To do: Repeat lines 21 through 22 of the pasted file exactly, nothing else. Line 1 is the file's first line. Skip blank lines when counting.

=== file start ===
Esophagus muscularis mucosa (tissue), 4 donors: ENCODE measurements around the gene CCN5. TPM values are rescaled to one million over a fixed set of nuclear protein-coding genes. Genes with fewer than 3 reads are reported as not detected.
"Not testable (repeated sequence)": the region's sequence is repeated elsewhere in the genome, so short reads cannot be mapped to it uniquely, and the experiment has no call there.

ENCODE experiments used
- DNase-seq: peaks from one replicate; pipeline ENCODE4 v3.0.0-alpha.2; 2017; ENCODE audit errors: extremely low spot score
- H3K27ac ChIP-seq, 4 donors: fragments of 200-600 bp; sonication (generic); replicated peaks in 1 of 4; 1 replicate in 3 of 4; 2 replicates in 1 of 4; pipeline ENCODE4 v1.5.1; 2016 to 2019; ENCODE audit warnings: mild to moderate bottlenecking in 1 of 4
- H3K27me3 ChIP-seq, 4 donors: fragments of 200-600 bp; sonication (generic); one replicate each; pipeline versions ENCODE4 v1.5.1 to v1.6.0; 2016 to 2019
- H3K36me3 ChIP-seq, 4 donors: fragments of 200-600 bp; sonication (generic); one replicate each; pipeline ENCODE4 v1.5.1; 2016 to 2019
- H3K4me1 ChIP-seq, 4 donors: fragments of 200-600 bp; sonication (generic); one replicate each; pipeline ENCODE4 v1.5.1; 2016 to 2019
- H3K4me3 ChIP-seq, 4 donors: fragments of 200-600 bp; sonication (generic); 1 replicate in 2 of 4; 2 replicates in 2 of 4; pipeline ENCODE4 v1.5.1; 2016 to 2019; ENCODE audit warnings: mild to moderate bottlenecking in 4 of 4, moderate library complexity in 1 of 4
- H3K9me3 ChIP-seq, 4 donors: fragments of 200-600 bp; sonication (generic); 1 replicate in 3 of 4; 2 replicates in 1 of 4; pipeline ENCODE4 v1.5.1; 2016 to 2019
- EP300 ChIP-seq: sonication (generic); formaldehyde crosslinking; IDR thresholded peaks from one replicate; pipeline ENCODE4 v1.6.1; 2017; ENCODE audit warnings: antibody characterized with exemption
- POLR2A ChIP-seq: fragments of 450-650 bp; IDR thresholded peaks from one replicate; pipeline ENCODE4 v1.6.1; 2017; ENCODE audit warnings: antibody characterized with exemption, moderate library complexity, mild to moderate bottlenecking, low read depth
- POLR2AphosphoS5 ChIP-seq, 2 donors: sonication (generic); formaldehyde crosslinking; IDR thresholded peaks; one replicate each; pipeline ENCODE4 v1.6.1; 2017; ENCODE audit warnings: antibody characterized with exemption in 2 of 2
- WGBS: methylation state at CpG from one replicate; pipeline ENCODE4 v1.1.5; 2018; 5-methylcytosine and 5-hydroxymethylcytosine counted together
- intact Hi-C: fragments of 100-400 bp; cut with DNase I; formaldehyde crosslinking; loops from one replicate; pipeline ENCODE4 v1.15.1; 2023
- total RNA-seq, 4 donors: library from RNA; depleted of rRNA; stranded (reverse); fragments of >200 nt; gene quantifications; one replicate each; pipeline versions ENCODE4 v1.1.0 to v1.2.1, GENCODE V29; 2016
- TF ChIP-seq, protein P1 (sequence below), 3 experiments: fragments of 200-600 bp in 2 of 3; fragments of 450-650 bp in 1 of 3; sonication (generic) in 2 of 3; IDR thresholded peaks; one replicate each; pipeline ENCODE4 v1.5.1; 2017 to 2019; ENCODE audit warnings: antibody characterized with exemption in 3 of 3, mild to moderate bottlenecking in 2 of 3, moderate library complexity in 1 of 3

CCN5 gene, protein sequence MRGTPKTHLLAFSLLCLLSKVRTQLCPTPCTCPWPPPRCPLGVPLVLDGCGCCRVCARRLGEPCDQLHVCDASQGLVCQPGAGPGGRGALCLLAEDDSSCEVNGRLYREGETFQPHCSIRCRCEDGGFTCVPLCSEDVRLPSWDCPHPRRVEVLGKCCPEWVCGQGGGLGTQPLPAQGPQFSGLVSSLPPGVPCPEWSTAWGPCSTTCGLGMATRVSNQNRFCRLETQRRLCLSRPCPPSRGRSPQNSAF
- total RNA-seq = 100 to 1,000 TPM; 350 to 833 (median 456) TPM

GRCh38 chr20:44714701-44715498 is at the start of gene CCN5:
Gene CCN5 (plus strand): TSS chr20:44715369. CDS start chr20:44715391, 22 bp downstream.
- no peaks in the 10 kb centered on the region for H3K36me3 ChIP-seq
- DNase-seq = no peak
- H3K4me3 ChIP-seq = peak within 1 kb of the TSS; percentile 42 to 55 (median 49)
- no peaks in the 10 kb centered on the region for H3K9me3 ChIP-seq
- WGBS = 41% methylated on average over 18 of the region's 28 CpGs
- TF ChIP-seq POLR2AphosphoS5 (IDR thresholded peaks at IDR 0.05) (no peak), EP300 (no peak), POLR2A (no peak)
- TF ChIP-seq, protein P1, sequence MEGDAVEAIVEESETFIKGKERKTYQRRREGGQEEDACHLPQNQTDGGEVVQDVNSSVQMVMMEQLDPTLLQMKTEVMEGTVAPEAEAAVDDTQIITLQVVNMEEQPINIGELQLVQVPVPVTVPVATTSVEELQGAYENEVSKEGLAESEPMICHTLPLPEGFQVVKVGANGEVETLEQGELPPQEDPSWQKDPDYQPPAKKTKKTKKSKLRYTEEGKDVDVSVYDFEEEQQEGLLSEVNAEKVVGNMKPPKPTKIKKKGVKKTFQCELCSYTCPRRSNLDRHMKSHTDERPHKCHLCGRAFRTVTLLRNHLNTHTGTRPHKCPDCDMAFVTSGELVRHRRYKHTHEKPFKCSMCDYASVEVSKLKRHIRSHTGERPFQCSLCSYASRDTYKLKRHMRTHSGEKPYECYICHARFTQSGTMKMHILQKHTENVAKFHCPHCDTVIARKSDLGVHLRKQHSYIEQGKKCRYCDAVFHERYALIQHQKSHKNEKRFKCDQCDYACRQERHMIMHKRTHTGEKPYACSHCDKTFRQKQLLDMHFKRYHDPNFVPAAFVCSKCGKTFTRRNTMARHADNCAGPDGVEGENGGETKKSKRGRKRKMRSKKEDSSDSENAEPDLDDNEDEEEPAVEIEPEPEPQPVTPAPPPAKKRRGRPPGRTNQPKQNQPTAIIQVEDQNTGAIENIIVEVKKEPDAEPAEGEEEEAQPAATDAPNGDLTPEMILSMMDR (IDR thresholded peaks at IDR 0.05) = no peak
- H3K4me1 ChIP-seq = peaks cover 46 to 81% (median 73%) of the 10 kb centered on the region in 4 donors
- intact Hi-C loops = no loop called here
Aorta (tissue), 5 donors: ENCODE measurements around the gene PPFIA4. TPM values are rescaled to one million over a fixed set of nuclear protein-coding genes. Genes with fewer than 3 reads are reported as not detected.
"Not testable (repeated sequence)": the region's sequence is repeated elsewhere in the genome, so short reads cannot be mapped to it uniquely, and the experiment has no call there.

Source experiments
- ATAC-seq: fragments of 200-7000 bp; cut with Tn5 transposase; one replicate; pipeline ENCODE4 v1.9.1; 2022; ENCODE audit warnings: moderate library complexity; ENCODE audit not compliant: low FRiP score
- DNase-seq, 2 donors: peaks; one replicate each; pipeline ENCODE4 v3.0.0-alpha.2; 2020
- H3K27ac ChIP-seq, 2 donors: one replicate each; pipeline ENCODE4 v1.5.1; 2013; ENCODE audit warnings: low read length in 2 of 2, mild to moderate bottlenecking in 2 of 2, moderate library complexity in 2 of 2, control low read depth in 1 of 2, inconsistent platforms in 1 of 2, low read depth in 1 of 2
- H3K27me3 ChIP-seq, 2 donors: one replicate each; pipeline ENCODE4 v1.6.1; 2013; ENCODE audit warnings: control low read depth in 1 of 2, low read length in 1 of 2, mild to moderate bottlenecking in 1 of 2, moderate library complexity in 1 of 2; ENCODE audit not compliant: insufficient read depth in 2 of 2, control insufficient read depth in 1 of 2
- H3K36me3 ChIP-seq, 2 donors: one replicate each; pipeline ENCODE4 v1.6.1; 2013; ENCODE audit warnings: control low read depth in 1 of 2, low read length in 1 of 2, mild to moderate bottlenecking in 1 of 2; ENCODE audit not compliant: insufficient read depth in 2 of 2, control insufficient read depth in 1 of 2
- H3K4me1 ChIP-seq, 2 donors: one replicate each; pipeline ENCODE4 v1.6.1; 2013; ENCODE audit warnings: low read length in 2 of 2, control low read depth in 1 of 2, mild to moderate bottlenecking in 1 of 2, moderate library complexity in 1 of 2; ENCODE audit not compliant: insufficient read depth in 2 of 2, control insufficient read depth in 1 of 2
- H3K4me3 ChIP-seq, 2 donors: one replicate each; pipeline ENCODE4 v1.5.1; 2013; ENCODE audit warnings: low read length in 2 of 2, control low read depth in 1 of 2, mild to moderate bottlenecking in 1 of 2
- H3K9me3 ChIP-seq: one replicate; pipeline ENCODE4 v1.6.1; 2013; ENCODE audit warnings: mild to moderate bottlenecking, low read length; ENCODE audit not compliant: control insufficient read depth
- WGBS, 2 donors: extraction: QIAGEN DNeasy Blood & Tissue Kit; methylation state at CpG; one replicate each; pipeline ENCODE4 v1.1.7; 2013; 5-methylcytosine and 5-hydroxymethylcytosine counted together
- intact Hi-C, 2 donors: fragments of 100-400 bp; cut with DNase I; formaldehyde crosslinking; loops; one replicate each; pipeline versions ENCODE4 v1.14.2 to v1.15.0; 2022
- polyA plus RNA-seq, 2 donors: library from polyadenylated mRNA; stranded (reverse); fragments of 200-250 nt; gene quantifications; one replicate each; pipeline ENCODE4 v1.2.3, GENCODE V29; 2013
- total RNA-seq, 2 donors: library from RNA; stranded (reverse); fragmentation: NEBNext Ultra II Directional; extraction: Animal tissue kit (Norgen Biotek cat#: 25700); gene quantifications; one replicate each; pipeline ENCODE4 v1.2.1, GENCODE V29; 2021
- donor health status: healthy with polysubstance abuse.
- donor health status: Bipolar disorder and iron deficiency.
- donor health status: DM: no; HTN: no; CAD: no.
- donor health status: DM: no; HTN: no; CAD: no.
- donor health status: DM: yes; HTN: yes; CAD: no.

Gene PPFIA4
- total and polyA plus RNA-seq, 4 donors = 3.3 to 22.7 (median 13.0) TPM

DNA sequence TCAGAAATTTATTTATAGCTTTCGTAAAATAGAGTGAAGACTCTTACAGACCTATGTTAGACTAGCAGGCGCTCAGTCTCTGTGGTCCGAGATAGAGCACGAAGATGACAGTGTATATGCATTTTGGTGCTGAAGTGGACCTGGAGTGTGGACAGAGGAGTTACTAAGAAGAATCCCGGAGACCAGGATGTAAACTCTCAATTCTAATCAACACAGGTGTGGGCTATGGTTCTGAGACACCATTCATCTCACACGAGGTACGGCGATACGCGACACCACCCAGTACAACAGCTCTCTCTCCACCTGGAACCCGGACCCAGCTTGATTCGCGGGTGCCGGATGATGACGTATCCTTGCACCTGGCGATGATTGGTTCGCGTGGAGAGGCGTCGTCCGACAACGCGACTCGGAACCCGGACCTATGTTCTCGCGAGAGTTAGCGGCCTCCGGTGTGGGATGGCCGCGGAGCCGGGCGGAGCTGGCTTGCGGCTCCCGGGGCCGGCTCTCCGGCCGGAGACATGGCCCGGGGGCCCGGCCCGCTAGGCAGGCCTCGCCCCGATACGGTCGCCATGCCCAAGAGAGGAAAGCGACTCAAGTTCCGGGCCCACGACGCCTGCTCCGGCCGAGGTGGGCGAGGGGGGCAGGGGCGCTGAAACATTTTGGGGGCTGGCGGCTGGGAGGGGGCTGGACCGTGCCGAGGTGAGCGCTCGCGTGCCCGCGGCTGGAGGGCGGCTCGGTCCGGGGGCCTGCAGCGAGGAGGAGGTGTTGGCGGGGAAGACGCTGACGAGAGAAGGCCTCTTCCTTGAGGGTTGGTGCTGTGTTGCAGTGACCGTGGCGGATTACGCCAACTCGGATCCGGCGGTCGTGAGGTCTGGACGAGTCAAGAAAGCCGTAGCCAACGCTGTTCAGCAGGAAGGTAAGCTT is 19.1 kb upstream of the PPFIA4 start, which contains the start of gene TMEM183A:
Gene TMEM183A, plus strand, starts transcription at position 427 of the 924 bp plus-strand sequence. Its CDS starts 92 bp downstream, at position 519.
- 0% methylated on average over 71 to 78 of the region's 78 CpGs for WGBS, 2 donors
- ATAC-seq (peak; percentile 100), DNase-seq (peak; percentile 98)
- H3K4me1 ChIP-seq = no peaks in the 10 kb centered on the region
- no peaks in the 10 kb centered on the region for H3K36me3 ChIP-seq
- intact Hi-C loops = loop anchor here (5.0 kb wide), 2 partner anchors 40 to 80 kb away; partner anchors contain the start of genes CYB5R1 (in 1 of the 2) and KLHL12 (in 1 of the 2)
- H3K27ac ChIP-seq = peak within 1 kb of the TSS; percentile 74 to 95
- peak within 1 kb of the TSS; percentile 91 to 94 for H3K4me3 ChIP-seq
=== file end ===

Gene CCN5 (plus strand): TSS chr20:44715369. CDS start chr20:44715391, 22 bp downstream.
- no peaks in the 10 kb centered on the region for H3K36me3 ChIP-seq